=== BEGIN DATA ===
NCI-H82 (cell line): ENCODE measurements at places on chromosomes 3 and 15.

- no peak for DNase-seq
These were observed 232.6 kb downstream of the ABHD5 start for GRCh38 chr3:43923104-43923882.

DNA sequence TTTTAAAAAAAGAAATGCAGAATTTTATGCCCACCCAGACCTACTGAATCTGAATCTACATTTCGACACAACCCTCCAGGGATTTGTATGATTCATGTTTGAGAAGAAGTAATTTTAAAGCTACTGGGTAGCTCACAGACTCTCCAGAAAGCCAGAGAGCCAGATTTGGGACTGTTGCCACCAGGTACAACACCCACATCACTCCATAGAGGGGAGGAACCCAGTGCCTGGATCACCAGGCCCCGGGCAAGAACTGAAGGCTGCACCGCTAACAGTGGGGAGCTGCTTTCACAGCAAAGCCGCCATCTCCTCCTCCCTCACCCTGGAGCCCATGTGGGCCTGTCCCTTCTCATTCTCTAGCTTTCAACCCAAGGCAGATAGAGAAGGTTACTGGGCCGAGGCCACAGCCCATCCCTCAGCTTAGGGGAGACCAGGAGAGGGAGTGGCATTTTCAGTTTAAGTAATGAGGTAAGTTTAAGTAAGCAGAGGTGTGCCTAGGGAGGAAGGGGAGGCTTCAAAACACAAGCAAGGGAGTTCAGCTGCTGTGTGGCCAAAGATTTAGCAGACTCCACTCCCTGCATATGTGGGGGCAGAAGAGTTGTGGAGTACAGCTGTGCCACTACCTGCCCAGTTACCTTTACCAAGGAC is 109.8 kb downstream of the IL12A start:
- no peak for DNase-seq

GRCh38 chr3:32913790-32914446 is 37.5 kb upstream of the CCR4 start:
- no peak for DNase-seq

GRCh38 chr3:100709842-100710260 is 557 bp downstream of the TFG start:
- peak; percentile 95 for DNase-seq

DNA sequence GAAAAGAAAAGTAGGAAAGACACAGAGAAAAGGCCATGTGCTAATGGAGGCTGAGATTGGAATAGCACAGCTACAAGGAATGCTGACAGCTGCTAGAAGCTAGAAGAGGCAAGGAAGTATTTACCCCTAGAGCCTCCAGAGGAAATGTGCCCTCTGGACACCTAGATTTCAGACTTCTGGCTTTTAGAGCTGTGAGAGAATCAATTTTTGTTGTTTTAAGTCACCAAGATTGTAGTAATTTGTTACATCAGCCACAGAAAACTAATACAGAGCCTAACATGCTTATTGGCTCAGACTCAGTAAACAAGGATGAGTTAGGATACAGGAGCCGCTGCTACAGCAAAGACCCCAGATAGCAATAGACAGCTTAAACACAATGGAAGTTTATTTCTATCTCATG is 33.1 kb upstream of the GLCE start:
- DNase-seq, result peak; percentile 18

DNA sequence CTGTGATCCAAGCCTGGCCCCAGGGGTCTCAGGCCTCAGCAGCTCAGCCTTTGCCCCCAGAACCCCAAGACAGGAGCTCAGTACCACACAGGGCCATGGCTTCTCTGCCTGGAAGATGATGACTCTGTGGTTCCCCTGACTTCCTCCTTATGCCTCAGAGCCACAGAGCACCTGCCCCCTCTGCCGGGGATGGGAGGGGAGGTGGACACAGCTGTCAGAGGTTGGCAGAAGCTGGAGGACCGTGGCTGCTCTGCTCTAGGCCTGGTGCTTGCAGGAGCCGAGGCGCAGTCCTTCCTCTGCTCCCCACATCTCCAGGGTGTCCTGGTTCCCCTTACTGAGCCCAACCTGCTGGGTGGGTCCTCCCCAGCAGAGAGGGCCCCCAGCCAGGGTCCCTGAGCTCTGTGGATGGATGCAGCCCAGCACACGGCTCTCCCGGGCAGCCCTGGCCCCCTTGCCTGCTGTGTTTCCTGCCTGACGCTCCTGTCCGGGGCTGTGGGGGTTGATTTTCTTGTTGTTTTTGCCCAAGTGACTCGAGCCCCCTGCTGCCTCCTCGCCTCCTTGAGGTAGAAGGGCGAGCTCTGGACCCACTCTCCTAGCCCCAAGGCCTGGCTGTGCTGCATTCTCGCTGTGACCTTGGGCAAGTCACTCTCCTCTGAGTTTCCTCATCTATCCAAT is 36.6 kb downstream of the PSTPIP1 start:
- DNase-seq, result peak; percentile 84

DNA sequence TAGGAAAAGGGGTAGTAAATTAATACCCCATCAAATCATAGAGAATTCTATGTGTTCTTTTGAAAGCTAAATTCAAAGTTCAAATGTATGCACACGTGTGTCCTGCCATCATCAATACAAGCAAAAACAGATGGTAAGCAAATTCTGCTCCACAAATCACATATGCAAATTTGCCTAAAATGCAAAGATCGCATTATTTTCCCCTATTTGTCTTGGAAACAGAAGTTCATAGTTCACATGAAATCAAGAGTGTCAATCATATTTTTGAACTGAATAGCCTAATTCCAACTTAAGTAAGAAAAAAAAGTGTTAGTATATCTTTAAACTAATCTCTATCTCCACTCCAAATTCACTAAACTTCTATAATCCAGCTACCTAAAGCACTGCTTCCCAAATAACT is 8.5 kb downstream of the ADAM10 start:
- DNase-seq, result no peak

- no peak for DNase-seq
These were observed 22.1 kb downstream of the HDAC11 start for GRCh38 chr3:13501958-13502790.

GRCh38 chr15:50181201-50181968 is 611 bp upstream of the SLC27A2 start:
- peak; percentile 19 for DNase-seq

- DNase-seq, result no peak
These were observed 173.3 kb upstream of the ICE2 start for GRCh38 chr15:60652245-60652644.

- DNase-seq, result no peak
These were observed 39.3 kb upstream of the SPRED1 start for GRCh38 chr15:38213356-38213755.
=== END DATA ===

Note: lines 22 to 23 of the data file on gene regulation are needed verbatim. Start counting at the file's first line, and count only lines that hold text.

- DNase-seq, result no peak
These were observed 39.3 kb upstream of the SPRED1 start for GRCh38 chr15:38213356-38213755.